Gliog an seo gus an aiste seo leughadh sa Ghàidhlig
Click here tae read this airticle in Scots
Gaelic and Scots speakers sometimes look enviously at the status and position achieved by that other minoritised language, Catalan. However Catalan has only secured these gains in the territory of Catalunya itself. The Catalan language is widely spoken in other autonomous communities of the Spanish state, and here the standing of the language is rather more precarious.
The autonomous community of Aragon which borders Catalunya to the west is linguistically diverse. Throughout most of the province people speak local varieties of Castilian Spanish but along the border with Catalunya is a strip of territory known as the Franja where Catalan is the everyday language, while in the valleys of the Pyrenees many people speak one of a distinctive group of dialects known collectively as Aragonese. In recent decades attempts have been made to produce a standard spelling and orthography for Aragonese and it is recognised by linguists as a language in its own right.
In recognition of this diversity, the previous Aragonese administration passed a language law, recognising the use of Aragonese and Catalan in those districts where they are spoken and offering a measure of official support and recognition for the languages.
The recent Spanish Spanish elections saw a change in many regional and local governments throughout the country. The unpopular economic decisions adopted by the ruling PSOE which forms the national government led many to lend their support to the main opposition party, the conservative Partido Popular. In the autonomous community of Aragon the Partido Popular took control of the regional government along with allies in the right wing Partido Aragonés Regionalista.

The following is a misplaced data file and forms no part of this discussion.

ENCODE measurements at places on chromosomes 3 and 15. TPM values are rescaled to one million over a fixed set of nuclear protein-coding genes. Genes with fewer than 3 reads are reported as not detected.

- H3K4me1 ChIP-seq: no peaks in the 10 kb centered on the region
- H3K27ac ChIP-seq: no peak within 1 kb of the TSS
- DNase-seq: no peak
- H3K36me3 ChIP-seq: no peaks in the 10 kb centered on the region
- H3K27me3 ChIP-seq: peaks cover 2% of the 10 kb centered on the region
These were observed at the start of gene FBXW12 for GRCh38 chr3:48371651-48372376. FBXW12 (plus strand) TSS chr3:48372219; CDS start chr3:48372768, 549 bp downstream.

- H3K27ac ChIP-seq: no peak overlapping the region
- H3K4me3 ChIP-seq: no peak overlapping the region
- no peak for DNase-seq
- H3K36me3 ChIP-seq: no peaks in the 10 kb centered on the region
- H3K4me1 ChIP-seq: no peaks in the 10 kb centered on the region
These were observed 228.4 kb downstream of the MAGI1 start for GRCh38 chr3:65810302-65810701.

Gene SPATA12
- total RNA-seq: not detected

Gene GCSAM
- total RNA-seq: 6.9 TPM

The new administration has now announced that it will overturn the existing language law, stripping Catalan and Aragonese of their status. The new government claims that it will introduce legislation to promote “an active policy of preservation and fostering our linguistic modalities” without specifying what these “linguistic modalities” actually are. The PP manifesto also promised that it would give Castilian Spanish the unique position of “the common Aragonese language”.
The move strips Catalan and Aragonese of their positions as officially recognised languages and threatens to dialectalise them by recognising only different local varieties which would each be considered without reference to its larger linguistic context. This will effectively prevent any official use of these languages and put severe restrictions on their use in education.
The Catalan sociolinguist Natxo Sorolla, who has studied the linguistic situation in the Catalan speaking districts of Aragon, highlighted in a recent report that the PP in Aragon display a vehemently anti-bilingual policy and do not disguise their intentions of imposing Spanish language monolingualism.
Catalan language rights have made great strides over the past decades, but for many Catalan speakers, the struggle for recognition of their language continues.